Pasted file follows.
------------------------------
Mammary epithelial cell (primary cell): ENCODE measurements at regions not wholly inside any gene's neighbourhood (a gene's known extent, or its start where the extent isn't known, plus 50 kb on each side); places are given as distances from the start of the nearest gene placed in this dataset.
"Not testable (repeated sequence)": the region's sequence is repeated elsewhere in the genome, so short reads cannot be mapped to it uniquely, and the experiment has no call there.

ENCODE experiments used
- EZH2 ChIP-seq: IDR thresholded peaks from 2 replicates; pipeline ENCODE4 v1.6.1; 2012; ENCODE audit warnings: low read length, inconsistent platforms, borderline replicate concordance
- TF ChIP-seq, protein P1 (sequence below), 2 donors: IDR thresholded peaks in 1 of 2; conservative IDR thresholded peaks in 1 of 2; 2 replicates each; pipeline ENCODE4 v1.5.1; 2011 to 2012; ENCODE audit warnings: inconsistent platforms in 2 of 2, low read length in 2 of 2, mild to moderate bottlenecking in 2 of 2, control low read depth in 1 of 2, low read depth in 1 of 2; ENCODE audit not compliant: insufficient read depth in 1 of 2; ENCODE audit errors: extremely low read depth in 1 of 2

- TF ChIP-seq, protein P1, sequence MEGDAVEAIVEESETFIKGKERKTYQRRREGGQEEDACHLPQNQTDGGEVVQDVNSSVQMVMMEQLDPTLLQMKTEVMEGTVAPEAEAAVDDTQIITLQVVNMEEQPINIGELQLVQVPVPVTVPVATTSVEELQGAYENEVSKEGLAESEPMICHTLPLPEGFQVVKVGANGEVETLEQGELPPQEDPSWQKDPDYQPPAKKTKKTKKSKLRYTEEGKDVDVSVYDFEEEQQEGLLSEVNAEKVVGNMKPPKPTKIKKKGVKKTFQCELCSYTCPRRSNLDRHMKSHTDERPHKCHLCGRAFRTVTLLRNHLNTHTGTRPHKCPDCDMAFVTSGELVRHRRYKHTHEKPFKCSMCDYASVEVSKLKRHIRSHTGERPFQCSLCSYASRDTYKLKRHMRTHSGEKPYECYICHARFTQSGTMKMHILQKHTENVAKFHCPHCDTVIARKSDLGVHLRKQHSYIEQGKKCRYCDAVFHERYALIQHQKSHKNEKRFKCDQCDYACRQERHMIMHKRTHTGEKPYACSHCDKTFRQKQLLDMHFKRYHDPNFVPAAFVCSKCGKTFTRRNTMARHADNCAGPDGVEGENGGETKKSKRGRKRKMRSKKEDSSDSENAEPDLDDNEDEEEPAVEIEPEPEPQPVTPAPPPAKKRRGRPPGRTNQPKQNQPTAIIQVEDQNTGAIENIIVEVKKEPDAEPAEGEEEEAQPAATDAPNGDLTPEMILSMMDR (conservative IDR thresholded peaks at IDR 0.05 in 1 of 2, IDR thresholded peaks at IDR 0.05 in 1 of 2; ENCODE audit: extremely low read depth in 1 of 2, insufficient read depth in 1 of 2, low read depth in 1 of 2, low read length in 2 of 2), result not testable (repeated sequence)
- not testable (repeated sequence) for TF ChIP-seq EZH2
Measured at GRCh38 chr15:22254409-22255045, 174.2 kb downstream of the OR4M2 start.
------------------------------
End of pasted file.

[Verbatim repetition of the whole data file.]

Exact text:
Mammary epithelial cell (primary cell): ENCODE measurements at regions not wholly inside any gene's neighbourhood (a gene's known extent, or its start where the extent isn't known, plus 50 kb on each side); places are given as distances from the start of the nearest gene placed in this dataset.
"Not testable (repeated sequence)": the region's sequence is repeated elsewhere in the genome, so short reads cannot be mapped to it uniquely, and the experiment has no call there.

ENCODE experiments used
- EZH2 ChIP-seq: IDR thresholded peaks from 2 replicates; pipeline ENCODE4 v1.6.1; 2012; ENCODE audit warnings: low read length, inconsistent platforms, borderline replicate concordance
- TF ChIP-seq, protein P1 (sequence below), 2 donors: IDR thresholded peaks in 1 of 2; conservative IDR thresholded peaks in 1 of 2; 2 replicates each; pipeline ENCODE4 v1.5.1; 2011 to 2012; ENCODE audit warnings: inconsistent platforms in 2 of 2, low read length in 2 of 2, mild to moderate bottlenecking in 2 of 2, control low read depth in 1 of 2, low read depth in 1 of 2; ENCODE audit not compliant: insufficient read depth in 1 of 2; ENCODE audit errors: extremely low read depth in 1 of 2

- TF ChIP-seq, protein P1, sequence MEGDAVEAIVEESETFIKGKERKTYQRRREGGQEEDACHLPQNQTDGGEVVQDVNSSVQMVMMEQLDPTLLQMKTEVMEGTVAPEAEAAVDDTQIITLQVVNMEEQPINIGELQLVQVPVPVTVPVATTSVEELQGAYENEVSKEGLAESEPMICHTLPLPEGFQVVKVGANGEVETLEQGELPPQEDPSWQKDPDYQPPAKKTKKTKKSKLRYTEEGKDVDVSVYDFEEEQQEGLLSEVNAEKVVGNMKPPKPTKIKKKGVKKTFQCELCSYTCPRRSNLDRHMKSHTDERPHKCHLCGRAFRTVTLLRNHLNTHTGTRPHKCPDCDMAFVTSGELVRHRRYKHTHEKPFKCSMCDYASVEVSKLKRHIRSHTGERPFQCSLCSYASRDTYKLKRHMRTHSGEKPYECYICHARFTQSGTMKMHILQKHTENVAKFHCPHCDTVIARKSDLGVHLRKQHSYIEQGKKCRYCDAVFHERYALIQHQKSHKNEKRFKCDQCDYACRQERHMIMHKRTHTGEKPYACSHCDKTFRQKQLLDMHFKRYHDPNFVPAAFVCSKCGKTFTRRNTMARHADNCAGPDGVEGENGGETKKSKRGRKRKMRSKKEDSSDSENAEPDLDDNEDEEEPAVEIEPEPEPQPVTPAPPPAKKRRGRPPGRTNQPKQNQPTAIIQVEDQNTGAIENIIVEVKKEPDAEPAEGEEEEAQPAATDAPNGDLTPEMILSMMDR (conservative IDR thresholded peaks at IDR 0.05 in 1 of 2, IDR thresholded peaks at IDR 0.05 in 1 of 2; ENCODE audit: extremely low read depth in 1 of 2, insufficient read depth in 1 of 2, low read depth in 1 of 2, low read length in 2 of 2), result not testable (repeated sequence)
- not testable (repeated sequence) for TF ChIP-seq EZH2
Measured at GRCh38 chr15:22254409-22255045, 174.2 kb downstream of the OR4M2 start.